"Pundita, re your essay on the external approach to solving the illegal immigrant problem:
The way I conceptualize the problem is in terms of "pull" forces and "push" forces. Both need to be addressed but while the push forces (the forces pushing Mexican migrants over our borders) are the more important they're also the hardest to address both politically and pragmatically.
The pull forces can be addressed by putting more onus on employers. Leaning on employers in just three states--California, Texas and Illinois--would produce a mighty effect. Coincidentally, those three states have large numbers of electoral votes and presidents (or those who wish they were presidents) are disinclined to do much leaning.
An additional problem in dealing with immigration is that we don't even agree on the terms of the discourse. I'm in the process of preparing a decision diagram on immigration that may make things a little clearer.
Dave in Chicago at The Glittering Eye."
Please hurry up with that diagram; it's desperately needed. I am going to assume that by "immigration" you're referring principally to illegal immigration. Now let me see if I understand you correctly: It's hard for Americans to address the actual reasons that drive large numbers of Mexican/Central Americans to illegally enter the US. Ergo, Americans who want solutions to the illegals problem should busy themselves with addressing the price of tea in Outer Mongolia.
If you cry, "Foul!"--well, pragmatic solutions only work if they deal with reality. The reality is that the Mexican government has the US government in a hammerlock because of the oil deal that Fox struck with Bush. Fox's government has taken obscene advantage of the deal. His administration has a tacit program of encouraging Mexicans to illegally immigrate to the USA--a program that's flowed to the state and local levels in Mexico. The upshot: a tidal wave of Mexicans trying to get across the border. According to Georgie Anne Geyer at the San Diego Union-Tribune:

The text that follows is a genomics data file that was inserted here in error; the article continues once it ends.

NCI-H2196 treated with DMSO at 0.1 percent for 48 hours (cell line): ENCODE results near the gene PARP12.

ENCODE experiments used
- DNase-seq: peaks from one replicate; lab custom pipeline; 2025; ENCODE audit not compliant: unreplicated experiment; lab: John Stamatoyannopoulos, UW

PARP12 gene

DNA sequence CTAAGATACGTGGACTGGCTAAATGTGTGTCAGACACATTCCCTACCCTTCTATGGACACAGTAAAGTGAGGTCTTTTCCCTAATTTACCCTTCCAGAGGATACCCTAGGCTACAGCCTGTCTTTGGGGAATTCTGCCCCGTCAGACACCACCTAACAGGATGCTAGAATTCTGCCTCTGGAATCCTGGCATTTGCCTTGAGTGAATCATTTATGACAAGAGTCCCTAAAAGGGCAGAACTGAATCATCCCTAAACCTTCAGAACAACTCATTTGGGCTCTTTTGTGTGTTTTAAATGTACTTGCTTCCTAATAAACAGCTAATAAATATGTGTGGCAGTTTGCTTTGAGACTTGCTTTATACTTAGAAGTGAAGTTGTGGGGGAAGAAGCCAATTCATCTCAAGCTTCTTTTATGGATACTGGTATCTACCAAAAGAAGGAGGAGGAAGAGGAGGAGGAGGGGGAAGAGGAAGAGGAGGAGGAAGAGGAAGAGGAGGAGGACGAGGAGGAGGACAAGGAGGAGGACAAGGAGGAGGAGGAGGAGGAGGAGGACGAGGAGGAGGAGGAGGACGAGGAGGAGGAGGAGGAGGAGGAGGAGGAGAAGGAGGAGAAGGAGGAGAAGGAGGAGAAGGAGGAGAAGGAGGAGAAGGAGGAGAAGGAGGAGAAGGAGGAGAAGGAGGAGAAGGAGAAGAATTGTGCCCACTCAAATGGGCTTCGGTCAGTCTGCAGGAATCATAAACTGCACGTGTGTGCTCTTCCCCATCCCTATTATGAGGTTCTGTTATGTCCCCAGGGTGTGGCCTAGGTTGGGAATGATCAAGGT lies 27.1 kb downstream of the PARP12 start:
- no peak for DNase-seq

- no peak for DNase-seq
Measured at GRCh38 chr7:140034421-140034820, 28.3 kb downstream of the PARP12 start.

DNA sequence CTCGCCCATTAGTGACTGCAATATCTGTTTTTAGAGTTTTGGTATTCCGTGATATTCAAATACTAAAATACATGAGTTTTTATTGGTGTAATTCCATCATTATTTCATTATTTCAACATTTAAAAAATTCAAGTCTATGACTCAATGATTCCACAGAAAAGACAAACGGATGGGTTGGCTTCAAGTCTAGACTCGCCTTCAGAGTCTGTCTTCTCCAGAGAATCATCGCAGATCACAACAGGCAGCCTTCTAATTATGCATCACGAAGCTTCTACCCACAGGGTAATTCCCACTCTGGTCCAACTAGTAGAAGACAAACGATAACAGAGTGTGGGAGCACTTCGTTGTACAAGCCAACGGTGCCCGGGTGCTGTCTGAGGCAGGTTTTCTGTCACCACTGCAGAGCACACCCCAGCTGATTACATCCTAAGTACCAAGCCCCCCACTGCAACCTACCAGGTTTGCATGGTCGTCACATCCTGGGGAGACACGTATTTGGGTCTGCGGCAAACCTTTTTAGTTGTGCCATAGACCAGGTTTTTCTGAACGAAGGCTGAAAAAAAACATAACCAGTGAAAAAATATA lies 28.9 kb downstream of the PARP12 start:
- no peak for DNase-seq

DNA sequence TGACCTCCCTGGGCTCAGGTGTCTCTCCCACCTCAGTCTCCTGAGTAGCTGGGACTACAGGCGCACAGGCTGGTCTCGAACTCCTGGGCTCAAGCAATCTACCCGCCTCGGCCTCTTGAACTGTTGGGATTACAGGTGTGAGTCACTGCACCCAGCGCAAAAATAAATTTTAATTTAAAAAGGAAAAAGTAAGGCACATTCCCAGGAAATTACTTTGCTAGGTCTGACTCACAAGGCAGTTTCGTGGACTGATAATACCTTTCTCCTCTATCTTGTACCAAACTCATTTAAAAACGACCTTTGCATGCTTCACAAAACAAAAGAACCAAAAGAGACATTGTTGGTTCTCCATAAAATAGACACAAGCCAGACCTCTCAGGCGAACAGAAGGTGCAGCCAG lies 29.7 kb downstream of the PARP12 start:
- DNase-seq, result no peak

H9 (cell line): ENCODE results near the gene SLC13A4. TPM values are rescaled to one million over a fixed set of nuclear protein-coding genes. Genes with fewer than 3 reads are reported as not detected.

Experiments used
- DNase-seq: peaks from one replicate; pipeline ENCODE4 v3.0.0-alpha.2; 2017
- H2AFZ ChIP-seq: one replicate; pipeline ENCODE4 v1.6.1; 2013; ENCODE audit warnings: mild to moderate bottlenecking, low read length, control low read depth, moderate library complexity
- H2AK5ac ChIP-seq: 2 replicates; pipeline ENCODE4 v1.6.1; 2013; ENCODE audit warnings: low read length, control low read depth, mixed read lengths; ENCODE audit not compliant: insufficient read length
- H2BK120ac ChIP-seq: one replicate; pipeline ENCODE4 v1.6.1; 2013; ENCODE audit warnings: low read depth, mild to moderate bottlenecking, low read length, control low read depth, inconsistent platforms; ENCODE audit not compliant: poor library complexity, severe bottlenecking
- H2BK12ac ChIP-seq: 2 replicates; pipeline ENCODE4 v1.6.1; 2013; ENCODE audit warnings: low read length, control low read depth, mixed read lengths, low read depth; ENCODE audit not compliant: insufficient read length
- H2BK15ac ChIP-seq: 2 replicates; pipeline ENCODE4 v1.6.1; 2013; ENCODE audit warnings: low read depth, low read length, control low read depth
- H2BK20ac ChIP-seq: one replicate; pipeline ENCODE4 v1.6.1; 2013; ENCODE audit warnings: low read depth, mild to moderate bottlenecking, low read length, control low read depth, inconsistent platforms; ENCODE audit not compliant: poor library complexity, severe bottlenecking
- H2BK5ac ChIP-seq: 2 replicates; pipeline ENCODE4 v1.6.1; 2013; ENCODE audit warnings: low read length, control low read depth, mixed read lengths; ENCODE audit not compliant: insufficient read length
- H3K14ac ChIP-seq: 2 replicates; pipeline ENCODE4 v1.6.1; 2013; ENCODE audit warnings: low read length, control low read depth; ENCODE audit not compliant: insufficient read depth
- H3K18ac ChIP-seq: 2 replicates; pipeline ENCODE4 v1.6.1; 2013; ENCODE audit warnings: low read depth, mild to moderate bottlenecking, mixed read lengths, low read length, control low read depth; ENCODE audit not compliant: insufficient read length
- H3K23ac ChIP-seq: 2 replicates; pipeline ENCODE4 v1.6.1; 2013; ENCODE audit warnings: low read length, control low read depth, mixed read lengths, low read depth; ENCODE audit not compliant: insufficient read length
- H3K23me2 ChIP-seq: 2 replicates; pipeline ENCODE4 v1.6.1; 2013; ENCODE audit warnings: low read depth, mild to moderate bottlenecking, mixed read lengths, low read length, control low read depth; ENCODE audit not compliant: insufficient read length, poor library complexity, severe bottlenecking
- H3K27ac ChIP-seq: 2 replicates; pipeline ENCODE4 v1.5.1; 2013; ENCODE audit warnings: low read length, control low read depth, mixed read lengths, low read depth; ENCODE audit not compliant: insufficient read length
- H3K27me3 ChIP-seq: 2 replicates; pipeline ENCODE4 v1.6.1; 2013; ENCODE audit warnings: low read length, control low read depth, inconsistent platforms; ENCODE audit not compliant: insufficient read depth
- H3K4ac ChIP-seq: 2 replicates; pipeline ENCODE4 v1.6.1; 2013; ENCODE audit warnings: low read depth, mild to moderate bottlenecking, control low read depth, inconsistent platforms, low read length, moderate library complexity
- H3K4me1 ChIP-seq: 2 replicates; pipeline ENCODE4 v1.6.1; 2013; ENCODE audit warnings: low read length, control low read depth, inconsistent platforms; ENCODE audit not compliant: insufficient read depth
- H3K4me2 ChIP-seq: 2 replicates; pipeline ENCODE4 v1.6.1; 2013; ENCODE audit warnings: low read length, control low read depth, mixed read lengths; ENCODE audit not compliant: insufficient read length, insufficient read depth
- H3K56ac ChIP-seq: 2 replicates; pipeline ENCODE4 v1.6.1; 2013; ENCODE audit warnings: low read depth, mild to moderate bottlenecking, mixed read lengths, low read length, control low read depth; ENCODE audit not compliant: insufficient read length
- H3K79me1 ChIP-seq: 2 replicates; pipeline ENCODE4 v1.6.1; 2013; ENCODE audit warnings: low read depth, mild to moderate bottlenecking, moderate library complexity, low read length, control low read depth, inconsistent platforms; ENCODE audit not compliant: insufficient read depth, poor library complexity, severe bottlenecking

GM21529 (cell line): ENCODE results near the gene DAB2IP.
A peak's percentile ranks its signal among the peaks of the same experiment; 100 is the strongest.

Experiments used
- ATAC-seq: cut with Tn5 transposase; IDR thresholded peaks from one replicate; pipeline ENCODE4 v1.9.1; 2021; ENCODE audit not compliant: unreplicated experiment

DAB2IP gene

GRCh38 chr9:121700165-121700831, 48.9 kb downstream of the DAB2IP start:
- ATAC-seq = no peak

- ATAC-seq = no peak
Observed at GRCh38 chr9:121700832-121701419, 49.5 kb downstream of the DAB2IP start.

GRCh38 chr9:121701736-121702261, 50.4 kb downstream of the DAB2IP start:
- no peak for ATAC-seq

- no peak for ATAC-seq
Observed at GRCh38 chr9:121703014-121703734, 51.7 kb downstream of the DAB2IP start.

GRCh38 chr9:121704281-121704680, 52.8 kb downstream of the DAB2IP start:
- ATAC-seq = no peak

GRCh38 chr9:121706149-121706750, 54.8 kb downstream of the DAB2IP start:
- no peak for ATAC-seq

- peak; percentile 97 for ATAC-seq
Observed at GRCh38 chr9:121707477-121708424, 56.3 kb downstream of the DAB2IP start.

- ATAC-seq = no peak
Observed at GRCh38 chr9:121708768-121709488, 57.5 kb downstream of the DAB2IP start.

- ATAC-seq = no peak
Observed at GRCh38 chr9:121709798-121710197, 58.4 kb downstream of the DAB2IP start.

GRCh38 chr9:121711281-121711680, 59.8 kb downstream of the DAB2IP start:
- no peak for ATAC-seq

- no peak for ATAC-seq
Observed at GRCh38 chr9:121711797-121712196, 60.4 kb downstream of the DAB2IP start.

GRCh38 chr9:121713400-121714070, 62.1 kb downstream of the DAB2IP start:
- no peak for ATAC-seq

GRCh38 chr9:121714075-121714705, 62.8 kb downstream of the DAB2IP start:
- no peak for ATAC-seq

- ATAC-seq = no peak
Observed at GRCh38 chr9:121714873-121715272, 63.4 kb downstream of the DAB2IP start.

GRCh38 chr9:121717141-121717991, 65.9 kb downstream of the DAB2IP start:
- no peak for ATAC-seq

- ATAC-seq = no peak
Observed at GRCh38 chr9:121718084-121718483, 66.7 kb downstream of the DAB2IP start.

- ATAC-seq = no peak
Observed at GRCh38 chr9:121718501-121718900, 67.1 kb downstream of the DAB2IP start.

Mexico, as a state, is publicly encouraging its people to go to America – in effect, to break its neighbor's laws – so that (1) it can rid itself of its egregious overpopulation and bring its approximately $12 billion in remittances home every year, and (2) thus also rid itself of ambitious dissidents who politically could threaten the corrupt and inept state they come from.So if you won't take it from Pundita or the International Monetary Fund, perhaps you'll take it from Sidney Weintraub. The rich tax deadbeats in Mexico and Fox's government are pulling a fast one, which is why my first essay on Mexico was titled Why Vicente Fox is going straight to hell.
The Bush administration wants to form a guest-worker program for the estimated 500,000 Mexican workers who cross the border every year. Sidney Weintraub, one of America's most cogent Latin American scholars, now with the Center for Strategic and International Studies, recently pointed out in The Financial Times that what America would really be doing with a guest-worker program is subsidizing companies who can get away with paying foreign workers pittances of what they pay Americans.
At the same time, he pointed out – and these figures can be backed up endlessly with examples of the Mexican government's corruption and haplessness at development – federal tax revenue in Mexico is now less than 12 percent of gross domestic product, one of the lowest ratios in even Latin America.